The principal worship service of the Orthodox Church is the ritual meal known as the Holy Eucharist (from the Greek εὐχαριστία, meaning “thanksgiving”). The celebration of the Eucharist is as old as the Church itself, going all the way back to Jesus’ institution of the meal in the upper room with his disciples “in the night in which he was betrayed” (1 Cor 11:23-26). Beginning in Jerusalem and then spreading throughout the world, Christians have faithfully followed Jesus’ commandment to “do this in remembrance of me.” Why is this the principal form of Christian worship? Jesus’ own words answer this: “Truly, truly, I say to you, unless you eat the flesh of the Son of Man and drink his blood, you have no life in you” (John 6:53). In the Eucharist, we offer ourselves as a living sacrifice to God (Romans 12:1), and God makes present to us in the bread and the wine Christ’s one, complete, and sufficient sacrifice on the Cross, so that in them we may partake of Christ’s very life, his Body and Blood: “Take, eat, this is my Body which is for you…” (Luke 22:19-20).
As the Church grew to include various people groups and their languages, the original Eucharistic service from Jerusalem was developed and adorned by those various peoples according to their unique musical and artistic expressions, poetic traditions, and senses of beauty, dignity, and piety. The largely Greek speaking eastern half of the Roman Empire (later called the Byzantine Empire) would come to call the celebration of the Eucharist “the Divine Liturgy” (Liturgy from the Greek λειτουργία,meaning “work of the people”). In the western part of the Roman Empire, where the legacy of old Roman culture was more established and Latin was the lingua franca, the Eucharist came to be called the “Missa,” or “the Mass” in English. This word comes from the final dismissal of the service in Latin: “Ite, missa est” (or “Go, this is the sending out”). Though many of the sights, sounds, and particular words of the Eucharistic services of the Eastern and Western traditions are different, the structures of both are very much alike, because both grew organically out of that original primitive Liturgy of the earliest Christians in Jerusalem.
The basic shape of the Liturgy in both the East and the West is two-fold, consisting of the “Liturgy of the Catechumens” and the “Liturgy of the Faithful.” These are so named because in the first centuries of the Church catechumens (or those who were still being prepared to be received into the Church as full members) would be dismissed after the first part, leaving only the full members of the Church (the “faithful”) for the second part. Because the practice of dismissing the catechumens between each part has largely disappeared, the two main parts of the Liturgy are now sometimes called after what their foci are: the “Liturgy of the Word” and the “Liturgy of the Eucharist.” In both Eastern and Western Liturgies, these two main parts can be further divided as follows:
The Liturgy of the Catechumens
Entrance – This includes the fixed features of the Great Litany and three antiphons in the East, and the Kyrie and Gloria in the West. It also includes chants proper to the day, being the Troparia and Kontakia in the East, and the Introit and Collects in the West.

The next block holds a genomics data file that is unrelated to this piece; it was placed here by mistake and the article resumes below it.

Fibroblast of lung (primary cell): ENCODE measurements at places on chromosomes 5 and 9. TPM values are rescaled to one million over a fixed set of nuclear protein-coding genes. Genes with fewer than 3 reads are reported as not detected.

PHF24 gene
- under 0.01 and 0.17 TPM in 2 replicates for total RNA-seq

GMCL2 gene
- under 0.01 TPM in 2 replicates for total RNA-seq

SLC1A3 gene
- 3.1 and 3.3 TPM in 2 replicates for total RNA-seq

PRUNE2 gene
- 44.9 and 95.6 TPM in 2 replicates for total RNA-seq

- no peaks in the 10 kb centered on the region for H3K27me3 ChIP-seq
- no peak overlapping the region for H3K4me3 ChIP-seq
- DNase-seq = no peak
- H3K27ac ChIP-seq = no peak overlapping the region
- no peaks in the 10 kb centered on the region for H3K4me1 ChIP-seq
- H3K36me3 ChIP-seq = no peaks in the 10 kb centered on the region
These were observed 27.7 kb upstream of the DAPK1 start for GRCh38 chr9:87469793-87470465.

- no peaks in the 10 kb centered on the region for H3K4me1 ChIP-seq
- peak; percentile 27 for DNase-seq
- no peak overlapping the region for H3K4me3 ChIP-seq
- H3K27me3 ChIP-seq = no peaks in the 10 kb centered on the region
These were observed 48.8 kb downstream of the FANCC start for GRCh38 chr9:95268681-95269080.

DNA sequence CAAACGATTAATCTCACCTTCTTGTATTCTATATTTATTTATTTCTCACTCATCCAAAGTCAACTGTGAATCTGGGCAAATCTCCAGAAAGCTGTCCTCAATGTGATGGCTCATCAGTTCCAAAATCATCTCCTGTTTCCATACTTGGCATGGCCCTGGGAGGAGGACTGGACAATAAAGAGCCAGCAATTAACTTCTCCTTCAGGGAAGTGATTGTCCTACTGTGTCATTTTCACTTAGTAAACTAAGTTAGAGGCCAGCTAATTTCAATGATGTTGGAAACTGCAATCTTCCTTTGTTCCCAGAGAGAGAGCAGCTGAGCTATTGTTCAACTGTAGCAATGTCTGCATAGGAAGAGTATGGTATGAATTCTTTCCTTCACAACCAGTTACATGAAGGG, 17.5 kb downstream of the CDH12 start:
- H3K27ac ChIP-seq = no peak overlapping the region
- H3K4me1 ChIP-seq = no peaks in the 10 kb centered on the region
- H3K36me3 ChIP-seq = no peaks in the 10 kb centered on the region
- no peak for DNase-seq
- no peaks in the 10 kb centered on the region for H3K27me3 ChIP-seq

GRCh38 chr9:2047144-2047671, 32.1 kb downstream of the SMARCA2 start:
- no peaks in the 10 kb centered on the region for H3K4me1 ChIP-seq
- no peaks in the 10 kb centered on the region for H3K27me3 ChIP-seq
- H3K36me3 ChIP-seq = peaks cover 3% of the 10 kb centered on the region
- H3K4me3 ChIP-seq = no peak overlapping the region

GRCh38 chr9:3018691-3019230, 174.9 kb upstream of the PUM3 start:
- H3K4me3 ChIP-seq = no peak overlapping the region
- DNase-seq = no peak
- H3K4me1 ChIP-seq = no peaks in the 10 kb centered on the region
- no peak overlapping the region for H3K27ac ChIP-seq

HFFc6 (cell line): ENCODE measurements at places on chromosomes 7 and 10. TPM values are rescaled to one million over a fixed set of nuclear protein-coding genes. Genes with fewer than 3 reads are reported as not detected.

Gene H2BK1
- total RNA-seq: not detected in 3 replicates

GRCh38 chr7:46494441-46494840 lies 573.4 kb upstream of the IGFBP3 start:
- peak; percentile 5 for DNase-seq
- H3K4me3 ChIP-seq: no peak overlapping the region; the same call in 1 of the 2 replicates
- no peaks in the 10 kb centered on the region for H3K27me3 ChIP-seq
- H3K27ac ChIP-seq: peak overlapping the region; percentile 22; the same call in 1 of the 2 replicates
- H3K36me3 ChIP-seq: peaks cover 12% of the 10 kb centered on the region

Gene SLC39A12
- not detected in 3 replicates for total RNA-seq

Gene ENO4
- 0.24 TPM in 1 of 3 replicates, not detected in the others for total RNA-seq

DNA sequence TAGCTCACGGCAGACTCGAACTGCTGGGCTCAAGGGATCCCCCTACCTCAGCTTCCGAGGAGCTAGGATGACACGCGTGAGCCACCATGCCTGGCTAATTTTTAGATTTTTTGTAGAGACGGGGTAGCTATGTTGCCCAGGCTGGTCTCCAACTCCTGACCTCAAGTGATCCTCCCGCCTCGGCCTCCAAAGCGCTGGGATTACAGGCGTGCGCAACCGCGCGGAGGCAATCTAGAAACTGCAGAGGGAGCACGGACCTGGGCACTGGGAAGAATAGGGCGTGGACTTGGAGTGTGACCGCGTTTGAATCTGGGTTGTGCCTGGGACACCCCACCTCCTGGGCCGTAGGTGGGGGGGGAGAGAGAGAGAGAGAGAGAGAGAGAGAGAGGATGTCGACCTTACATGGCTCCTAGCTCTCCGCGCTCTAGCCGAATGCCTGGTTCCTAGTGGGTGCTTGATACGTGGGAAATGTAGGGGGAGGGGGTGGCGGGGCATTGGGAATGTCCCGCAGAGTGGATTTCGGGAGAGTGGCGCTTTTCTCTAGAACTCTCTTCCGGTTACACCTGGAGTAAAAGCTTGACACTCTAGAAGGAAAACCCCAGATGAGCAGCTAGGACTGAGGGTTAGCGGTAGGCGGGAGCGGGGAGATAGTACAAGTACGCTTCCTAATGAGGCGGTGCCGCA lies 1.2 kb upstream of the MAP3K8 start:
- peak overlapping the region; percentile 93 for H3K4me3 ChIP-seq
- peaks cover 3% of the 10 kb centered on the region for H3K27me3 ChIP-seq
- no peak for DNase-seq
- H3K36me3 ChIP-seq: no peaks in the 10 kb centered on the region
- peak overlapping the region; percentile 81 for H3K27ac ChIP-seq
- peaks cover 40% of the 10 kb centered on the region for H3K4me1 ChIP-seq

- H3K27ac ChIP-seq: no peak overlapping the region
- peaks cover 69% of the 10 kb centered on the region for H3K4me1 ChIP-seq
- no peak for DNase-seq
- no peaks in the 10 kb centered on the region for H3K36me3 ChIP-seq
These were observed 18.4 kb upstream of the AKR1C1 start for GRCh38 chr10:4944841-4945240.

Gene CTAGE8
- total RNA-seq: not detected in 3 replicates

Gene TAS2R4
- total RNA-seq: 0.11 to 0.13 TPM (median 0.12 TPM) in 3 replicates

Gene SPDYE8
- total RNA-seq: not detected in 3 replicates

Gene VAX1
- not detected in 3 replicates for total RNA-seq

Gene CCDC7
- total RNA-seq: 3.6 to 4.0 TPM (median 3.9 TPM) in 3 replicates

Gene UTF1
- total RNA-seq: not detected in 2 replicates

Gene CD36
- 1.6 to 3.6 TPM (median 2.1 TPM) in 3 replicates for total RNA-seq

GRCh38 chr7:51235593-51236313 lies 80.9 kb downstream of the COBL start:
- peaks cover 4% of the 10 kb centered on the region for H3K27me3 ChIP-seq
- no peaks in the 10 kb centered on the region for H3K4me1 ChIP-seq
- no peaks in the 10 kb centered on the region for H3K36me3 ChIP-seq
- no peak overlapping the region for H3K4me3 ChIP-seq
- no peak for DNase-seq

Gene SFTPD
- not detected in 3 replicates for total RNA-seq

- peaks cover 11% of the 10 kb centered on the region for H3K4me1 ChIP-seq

Proclamation – Passages of Scripture are proclaimed, in both East and West, accompanied by special chants (the Gradual & Alleluia or Tract in the West) with verses for the day.
Homily – The general custom in both East and West is to follow the Gospel proclamation with a homily, usually based on the Gospel passage or theme for the day.
The Liturgy of the Faithful
Nicene Creed – The word creed comes from its first word in Latin: Credo (“I believe”). The East calls the Creed the Symbol of Faith.
Oblation – The gifts of bread and wine are reverently brought from the preparation table to the Altar. This is done solemnly but directly in the West, while in the East the gifts are processed out into the Nave in the Great Entrance. The Eastern Liturgy continues with the Cherubic Hymn, and in the West the proper Offertory chant of the day is sung, often followed by some appropriate hymn. The Western offertory prayers are prayed at this point, being analogous to what takes place before the Eastern Liturgy during the Prothesis.
Consecration – In both Eastern and Western rites this begins with the priest’s exhortation to the people: “Lift up your hearts” (Sursum corda). And for both rites, the following Eucharistic prayers share the same essential features: addressed to the Father, includes Jesus’ words of institution, invokes the Holy Spirit to change the bread and wine into Christ’s own body and blood, and concludes with a Trinitarian doxology.
Communion – The faithful then receive both the Body & Blood (administered with a spoon in the East andusually intincted and received together in the West) while hymns may be sung. Bread that has been blessed at the Offertory (not consecrated) is offered to all (antidoron in the East, panis benedictus in the West)
Dismissal – After the remaining Eucharist is properly consumed and the holy vessels cleansed, the priest dismisses and blesses the people. In the West, the Liturgy/Mass usually concludes with the Prologue from the Gospel of St. John (the “Last Gospel”) and a recessional hymn may be sung.